Haverhill's Great Conflagration of 1882

Several facts and details never published about Haverhill's Great Conflagration of 1882 were recounted in an interview with former Fire Chief O.M. West on February 17, 1913, the 31st anniversary of the disastrous fire.  The following reflects some of his interesting recollections.

 Conditions at the Time of the Fire

According to Chief West, the fire department was not well organized then. It had no modern fire apparatus with which to fight a fire of any magnitude. There were no permanent firemen. Citizens and call firemen alike heeded the call of fire. The only permanent men employed were the drivers of the three steam engines then in use. The drivers were often involved in other lines of work for the city. At the time of the fire, one of Haverhill’s steam fire engines was at the Amoskeag Fire Engine Works in Manchester, New Hampshire being overhauled. An old steamer of little worth became a temporary replacement.

Days before the fire, Chief West inspected the factories that were later destroyed by the fire, including the one in which the fire is believed to have started. 

 The chief had brought to the attention of building owners and shoe manufacturers alike a hazardous condition where wooden doors swung back against heated stoves. He ordered that the wooden doors be covered with tin. Instead of correcting the hazardous condition, the owners instead elected to increase the insurance on their property. A few days before the fire, Chief West appeared before the City Council to request additional fire apparatus and that the job of steam engine driver be made full time so the driver could remain at the firehouse. Since the total fire loss the year before had been only sixteen hundred dollars, council members were not receptive to his request. In those days there was no fire alarm system that would indicate a fire or its location. Instead, the old village method of alarm was often used. Citizens yelling "fire" and the ringing of church bells or a local whistle was common.  The home of Chief West was at 126 Water Street, opposite the Water Street fire station that housed the "Essex" steam engine.

The fire was discovered at 11:45 Friday night, February 17, 1882, one of the coldest nights of the winter. The thermometer registered six degrees below zero and there was a gale blowing. Chief West was awakened from a sound sleep by his mother-in-law, Mrs. Harriet Treab. (See Note:). As Chief West hurried from his home he heard no alarm indicating a fire; he did however smell smoke from the steamer.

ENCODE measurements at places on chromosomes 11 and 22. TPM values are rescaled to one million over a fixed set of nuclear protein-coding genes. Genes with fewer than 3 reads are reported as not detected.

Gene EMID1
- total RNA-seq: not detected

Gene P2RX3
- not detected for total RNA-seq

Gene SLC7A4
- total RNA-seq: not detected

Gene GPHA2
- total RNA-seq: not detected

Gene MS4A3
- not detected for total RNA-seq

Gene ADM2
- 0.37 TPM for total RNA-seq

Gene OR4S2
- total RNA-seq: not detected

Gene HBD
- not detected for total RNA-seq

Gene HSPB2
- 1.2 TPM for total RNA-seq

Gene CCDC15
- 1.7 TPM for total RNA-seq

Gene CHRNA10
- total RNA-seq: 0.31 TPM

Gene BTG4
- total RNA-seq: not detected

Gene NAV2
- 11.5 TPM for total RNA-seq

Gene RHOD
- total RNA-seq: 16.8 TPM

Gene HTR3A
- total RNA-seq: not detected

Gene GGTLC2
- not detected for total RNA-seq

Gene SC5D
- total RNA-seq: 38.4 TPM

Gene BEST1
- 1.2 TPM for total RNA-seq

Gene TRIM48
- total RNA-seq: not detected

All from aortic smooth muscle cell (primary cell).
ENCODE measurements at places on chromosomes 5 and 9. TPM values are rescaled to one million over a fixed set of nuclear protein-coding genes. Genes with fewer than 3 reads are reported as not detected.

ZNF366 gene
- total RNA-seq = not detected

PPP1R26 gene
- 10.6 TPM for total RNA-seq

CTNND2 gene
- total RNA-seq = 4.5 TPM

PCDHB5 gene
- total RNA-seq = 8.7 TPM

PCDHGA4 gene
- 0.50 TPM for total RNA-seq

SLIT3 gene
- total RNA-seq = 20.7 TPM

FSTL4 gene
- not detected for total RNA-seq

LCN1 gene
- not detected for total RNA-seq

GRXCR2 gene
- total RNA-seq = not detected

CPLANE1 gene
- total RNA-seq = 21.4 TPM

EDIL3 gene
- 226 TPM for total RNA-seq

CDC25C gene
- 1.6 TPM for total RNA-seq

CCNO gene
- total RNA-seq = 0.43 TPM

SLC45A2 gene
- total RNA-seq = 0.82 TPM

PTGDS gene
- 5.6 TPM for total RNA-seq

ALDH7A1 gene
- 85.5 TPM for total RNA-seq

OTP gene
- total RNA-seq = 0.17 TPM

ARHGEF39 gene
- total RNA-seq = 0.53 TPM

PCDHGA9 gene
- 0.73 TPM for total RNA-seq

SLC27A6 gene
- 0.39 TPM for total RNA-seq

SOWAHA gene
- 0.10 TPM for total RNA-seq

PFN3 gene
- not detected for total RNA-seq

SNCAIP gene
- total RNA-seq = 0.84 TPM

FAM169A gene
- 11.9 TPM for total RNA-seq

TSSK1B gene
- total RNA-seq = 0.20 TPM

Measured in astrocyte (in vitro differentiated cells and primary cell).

At Elm Corner he met a man who informed him that there had been a fire earlier, in a pharmacy, on Mt. Washington, but it had been extinguished.  It wasn't until he proceeded to Eaton’s Corner and looked along Washington  Street that Chief West saw the blaze. Realizing that it was in a wooden block and that some buildings contained inflammable material, he immediately upon arrival at the scene gave an order for addi­tional help and had telegrams sent to fire department officials in nearby communities.  Chief West highly commended the Lawrence firefighters for the heroic work they did in the intense cold, stating that they undoubtedly prevented the fire from  spreading to  the east side of Essex Street. At that time the water system had a pressure of only fifteen or twenty pounds and much of the hose in use that night froze up. Due to these conditions, one firefighter put water on the burning coping of one building by playing a  hose onto the blaze while his fellow firefighters held him by the legs from the roof of the building involved. 

 At 5:00 am Saturday morning Chief West saw the chimney of the Tilton building on Wingate street begin to topple and shouted a warning to firefighters and spectators. His warning was too late, however, for fire­fighters Joseph St. Germain and George Whittier. The next day Joseph St. Germain was buried with great honors. Thousands of citizens joined in a demonstration of grief over his tragic and untimely death. Whit­tier, though seriously injured, recovered. 

Note: Mrs. Harriet Treab was the wife of George C. Treab, Haverhill’s sixth fire chief who served in 1867. The Treab's daughter, Mary Amanda, married Mr. West on October 18, 1862.

Note: During the mid-1800's shoes were being manufactured in small Haverhill factories. In spite of the conflagration that nearly completely destroyed this small cottage shoe industry in 1882, by the 1890's, Haverhill's shoe production both quantity and quality had earned it the nickname the "Queen Slipper City" of the world.